Generally speaking, the show is set up to make you wonder, and to modulate the tempo of your wondering. Like you wonder, is this person male or female, sometimes for a LONG time. And you wonder, indeed till the show is over, exactly what is the disability of the English girl, Kaz Langley — is it cerebral palsy, maybe? And though she says early on, talking to the bartender, "I can't keep still" — it takes the bartender a long time to make this out, since she has trouble speaking, and the bartender's impatience makes it twice as hard to finish the sentence — which just puts you in mind of how difficult it ALWAYS is trying to communicate with someone who's impatient, as in trying to speak a language you hardly know over the phone. We do notice later, when the focus has moved on to another performer, that she CAN keep still just fine. And she never has any difficulty negotiating a straight line, and all her geometry is very pure, so just how disabled IS she?

At the very beginning, and for quite a while, I thought Langley was a guy — since the way she held her mouth looked like a man's, and I've never seen a woman gape in that way, but it's not odd for a guy to leave his mouth hanging open in that fashion. Which somehow kept me from noticing that she has large breasts (she was wearing a grey leotard, which did not hide them)....

The show came in two acts, a variety show of bits, but with a sub-text, rather like the way that Abbey Road is an album of songs, but you feel that there's a deep underlying dramatic curve to the whole.

The very best stuff involved Joerg — which included a duet with Jess, which was presented as if it were on Comedy Central, with a voice-over commentary by the bartender and the other able-bodied (and very pretty) girl, who continually made fun of them — "O look, here's a canon moment" " The bald guy is REALLY bald, huh?" "Uh-oh — the old guy's got his feet too far apart, what's up with that?" "It's the stiff dance — they're both too old to be doing this." Somewhere in the middle the two disabled women on the sofa down right came in for commentary from the heartless girls: "Yeah Blondie is getting excited." "Oh, and the skinny girl's starting to tremble — but that's what she does is shake, right?"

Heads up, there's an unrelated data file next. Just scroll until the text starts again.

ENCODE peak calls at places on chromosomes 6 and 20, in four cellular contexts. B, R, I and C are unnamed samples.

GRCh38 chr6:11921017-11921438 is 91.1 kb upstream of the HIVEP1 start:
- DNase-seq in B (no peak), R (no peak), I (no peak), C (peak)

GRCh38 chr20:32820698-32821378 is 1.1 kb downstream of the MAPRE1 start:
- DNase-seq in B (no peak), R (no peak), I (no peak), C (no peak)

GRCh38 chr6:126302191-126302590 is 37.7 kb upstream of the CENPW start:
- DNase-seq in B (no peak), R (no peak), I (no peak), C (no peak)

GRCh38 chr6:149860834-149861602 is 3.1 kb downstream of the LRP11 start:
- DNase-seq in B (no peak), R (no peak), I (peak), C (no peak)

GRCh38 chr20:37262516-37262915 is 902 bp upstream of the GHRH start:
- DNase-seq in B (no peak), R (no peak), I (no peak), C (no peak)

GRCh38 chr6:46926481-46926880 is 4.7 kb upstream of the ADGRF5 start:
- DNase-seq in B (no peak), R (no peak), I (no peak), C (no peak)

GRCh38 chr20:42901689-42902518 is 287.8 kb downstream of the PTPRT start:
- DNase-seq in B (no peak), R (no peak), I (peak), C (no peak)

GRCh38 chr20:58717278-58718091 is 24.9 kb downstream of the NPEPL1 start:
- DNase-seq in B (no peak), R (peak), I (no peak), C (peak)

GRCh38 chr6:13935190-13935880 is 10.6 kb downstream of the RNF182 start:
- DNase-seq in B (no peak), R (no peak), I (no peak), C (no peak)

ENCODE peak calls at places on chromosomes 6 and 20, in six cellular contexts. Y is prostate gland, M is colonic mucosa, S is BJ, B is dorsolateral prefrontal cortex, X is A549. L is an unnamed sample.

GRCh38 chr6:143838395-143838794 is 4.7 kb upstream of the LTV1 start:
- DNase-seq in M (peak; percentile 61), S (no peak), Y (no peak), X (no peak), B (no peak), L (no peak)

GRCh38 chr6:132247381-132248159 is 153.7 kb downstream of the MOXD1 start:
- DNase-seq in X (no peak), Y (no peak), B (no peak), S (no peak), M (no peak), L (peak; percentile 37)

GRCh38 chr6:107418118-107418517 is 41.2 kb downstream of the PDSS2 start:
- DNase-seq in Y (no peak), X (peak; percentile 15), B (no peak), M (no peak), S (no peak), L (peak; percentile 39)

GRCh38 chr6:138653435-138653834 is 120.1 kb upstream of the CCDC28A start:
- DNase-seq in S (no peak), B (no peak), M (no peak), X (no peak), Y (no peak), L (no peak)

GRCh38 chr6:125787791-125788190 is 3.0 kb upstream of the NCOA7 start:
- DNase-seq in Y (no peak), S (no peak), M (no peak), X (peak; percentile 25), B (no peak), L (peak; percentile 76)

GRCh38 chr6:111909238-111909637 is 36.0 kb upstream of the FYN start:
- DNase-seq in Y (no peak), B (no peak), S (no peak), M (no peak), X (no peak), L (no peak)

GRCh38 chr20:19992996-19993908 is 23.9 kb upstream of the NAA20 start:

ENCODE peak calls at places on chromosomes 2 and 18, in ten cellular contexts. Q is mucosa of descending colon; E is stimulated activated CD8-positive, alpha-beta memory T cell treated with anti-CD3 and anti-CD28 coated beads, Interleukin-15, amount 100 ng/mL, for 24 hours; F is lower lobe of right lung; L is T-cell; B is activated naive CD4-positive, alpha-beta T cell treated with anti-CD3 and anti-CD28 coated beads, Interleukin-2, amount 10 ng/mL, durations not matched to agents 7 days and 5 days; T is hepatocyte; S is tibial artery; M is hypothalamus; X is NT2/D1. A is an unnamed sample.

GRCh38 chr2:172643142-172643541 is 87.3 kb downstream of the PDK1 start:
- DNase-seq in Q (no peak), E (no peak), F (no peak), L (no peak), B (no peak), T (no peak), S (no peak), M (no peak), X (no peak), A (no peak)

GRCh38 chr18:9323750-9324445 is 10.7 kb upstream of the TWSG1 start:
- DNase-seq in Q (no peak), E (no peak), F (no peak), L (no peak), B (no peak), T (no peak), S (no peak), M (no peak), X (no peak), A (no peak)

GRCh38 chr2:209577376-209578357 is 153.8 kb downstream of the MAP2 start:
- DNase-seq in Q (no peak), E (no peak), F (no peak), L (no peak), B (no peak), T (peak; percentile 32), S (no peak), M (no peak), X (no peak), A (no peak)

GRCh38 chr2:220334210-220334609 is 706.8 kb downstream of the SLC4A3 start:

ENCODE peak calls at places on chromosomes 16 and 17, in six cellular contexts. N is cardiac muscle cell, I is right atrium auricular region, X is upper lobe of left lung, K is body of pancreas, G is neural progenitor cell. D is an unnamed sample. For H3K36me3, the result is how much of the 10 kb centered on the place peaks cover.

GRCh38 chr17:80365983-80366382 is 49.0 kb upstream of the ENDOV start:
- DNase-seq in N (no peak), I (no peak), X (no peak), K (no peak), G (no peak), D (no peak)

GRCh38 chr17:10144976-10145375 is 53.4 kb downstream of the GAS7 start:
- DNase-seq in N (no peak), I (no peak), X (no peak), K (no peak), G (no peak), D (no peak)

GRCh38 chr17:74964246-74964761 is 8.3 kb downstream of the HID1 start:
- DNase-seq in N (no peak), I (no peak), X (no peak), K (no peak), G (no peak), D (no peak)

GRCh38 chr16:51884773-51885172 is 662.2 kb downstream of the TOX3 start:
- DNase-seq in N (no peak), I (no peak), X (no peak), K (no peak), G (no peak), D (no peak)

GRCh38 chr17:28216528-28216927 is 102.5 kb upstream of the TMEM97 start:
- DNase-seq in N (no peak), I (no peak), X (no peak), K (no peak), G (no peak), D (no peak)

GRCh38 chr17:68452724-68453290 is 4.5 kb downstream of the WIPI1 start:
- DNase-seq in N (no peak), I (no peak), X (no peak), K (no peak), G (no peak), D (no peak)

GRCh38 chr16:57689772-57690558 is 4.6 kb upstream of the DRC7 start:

Which completely disabled the politically-correct response and left us free to marvel at them all — it was like one of the great operatic quartets, the one in Fidelio or Rigoletto, where each participant is lost in lost in feeling but none of them jibe.  This rollicking commentary is extremely necessary, to keep the show from being politically correct.

Indeed, the show even had a moment of SMOKING — Joerg did an unbelievable trick, took a cigarette out of a pack with his left hand threw it around the back of his head and caught it in his mouth, detected with his tongue that the filter was on the wrong side, turned the fag around in his mouth with his lips and teeth, then lit a match, threw IT around the  back of his head, caught it in his mouth  and maneuvered it with teeth and tongue so he LIT THE CIGARETTE, and then the bartender put her sweet cherry lips over the match, still burning in his mouth, closed over the flaming tip and took it from him into her mouth, and after 10 seconds blew smoke into his eyes.

I have rarely in my life seen more delicate and attentive partnering than happened over and over again in this show; Jess had a lovely duet with the crutch-girl, also up a soft trapeze, and used the crutch like a punt-pole, to start the whole enterprise to turning....

There was a beautiful tango, played by Matthias solo on an electronic keyboard but sounding like 3 pianists, for three couples, the two able-bodied girls dancing together; Jess offered his hand to "Blondie" with exquisite courtesy, while Joerg circled his partner with marvelous style. Another fantastic episode was the sextet for 3 dancers and three sets of crutches, which turned each soloist into a duet — it was very rond de jambe-y, and swept around the floor, and the crutches were used to truly fascinating effect, to create momentary support, sometimes very fleetingly, but with that fantastic tact that Fred Astaire could bring to the hat-rack or other inanimate object he would sometimes do a dance with.

Wonderful what you can do with a lot of talent and an open mind.

The other participants were Ulrike Bodammer, Claire Cunningham, Maria Francesca Scaroni, and P. Simms on drums

Photos by Sven Hagolani.

Volume 5, No. 14
April 9, 2007

copyright ©2007 by Paul Parish